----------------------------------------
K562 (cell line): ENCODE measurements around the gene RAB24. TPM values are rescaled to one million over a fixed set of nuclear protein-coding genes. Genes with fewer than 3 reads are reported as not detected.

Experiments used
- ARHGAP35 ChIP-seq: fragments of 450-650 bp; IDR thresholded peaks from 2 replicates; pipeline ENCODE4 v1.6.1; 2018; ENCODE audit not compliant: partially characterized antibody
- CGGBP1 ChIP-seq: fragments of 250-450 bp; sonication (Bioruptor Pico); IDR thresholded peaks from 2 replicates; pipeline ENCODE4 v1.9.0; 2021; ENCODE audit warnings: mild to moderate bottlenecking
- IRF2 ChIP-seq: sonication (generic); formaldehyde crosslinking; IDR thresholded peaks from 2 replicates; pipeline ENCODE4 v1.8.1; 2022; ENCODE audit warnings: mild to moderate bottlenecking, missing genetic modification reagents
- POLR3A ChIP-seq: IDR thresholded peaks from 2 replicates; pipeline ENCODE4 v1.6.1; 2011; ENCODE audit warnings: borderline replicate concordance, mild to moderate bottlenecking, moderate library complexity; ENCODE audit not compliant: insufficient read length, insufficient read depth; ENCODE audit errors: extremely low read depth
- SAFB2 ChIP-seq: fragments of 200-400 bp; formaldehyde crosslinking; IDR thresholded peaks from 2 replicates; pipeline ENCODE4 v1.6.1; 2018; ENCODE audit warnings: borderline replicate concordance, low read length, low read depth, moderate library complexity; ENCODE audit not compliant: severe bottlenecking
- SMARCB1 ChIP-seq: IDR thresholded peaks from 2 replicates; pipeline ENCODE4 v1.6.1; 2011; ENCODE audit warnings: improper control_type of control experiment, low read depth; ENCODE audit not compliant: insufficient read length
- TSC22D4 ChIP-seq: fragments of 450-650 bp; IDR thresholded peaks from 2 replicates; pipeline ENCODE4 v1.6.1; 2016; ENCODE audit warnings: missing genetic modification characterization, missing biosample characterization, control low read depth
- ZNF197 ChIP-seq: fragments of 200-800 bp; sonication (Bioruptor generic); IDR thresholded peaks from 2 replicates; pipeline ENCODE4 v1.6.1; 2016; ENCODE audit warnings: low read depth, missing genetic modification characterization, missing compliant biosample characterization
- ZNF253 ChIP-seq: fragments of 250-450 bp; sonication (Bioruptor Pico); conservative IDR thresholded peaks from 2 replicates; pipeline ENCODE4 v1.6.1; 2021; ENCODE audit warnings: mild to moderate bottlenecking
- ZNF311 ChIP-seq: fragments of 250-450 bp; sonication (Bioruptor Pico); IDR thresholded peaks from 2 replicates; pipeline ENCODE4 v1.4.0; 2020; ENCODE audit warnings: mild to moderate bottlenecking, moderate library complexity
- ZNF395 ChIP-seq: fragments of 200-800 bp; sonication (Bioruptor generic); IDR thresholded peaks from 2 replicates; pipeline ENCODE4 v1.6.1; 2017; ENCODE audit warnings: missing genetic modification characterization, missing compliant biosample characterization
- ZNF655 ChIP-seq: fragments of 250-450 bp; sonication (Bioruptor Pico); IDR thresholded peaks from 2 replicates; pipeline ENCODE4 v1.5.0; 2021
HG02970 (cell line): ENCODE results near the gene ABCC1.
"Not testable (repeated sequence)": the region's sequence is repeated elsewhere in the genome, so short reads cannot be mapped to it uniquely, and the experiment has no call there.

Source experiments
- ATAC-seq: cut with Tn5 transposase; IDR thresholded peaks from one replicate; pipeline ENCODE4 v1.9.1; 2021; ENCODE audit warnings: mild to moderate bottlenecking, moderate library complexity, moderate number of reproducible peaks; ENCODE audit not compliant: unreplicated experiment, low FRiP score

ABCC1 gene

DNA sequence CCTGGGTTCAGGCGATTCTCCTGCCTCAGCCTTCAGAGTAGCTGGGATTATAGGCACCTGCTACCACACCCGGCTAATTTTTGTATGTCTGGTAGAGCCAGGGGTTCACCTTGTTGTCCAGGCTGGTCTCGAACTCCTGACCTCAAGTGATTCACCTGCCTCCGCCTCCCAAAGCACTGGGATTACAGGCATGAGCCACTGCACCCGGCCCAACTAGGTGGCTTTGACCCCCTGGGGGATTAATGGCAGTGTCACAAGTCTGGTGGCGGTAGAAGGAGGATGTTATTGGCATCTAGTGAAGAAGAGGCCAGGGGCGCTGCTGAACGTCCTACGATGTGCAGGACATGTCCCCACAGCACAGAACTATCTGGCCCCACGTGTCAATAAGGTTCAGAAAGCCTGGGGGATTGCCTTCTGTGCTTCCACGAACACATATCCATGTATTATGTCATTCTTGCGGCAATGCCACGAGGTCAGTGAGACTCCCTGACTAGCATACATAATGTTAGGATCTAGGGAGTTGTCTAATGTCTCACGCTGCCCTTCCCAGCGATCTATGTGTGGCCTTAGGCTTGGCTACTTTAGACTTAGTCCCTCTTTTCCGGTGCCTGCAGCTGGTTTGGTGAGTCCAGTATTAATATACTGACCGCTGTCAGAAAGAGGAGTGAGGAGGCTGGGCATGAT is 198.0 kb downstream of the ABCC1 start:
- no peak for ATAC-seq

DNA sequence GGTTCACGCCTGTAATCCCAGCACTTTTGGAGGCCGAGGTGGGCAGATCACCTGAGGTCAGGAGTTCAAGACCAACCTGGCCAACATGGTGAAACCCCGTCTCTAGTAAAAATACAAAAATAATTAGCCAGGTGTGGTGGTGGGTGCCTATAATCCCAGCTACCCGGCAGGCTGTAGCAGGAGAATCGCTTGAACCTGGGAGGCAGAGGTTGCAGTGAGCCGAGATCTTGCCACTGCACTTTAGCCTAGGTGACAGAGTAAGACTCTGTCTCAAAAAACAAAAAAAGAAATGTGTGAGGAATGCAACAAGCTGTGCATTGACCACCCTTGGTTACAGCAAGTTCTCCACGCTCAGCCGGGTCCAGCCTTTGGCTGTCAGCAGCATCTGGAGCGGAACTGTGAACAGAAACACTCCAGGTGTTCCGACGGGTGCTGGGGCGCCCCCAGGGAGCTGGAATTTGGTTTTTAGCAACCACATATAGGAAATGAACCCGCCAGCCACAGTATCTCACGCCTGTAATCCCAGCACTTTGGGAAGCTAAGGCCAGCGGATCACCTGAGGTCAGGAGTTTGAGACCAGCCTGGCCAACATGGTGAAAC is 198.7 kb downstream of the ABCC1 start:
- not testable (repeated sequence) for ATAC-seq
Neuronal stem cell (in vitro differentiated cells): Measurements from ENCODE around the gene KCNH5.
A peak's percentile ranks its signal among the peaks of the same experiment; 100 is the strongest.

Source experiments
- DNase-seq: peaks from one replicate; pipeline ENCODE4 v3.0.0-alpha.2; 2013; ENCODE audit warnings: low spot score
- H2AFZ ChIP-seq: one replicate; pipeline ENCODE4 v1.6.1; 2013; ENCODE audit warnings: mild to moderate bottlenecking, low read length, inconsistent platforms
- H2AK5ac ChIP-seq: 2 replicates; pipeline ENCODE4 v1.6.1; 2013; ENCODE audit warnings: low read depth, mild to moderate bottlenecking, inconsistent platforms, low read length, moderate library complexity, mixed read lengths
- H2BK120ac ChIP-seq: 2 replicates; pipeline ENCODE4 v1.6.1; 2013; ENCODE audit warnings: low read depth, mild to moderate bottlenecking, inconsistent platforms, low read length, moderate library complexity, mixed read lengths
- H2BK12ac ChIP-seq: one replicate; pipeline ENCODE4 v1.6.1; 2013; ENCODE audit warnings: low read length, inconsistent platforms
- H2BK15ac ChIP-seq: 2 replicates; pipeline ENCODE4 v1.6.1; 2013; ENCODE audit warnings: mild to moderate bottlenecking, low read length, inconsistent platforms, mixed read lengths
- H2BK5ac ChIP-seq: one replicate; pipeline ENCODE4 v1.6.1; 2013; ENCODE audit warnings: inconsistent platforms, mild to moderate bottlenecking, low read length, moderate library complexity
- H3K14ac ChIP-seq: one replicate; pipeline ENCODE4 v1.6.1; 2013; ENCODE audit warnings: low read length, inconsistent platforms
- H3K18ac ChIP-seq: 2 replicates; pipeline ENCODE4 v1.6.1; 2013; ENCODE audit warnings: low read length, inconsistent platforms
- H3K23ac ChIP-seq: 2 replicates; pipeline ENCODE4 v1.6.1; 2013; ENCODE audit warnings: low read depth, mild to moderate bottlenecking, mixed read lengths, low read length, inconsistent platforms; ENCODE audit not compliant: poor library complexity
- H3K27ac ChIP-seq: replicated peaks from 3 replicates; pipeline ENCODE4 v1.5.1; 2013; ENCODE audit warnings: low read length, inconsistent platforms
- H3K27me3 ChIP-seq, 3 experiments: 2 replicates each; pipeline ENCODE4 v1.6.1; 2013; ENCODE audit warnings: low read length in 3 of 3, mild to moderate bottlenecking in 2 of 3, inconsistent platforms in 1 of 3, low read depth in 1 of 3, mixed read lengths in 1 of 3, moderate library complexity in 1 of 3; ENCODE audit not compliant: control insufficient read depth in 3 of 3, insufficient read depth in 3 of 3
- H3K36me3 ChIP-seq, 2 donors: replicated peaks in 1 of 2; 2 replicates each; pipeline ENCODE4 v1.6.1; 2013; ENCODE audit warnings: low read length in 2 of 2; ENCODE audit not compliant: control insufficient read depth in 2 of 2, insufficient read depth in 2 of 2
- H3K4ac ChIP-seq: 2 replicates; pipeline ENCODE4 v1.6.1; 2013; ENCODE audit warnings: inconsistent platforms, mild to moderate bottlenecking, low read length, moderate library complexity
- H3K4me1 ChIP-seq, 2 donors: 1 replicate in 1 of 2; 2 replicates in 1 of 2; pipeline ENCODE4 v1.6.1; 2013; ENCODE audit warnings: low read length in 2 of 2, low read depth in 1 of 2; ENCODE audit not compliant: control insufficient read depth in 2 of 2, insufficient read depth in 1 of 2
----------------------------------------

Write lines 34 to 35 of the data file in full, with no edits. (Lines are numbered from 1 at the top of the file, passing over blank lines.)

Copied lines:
- H3K14ac ChIP-seq: one replicate; pipeline ENCODE4 v1.6.1; 2013; ENCODE audit warnings: low read length, inconsistent platforms
- H3K18ac ChIP-seq: 2 replicates; pipeline ENCODE4 v1.6.1; 2013; ENCODE audit warnings: low read length, inconsistent platforms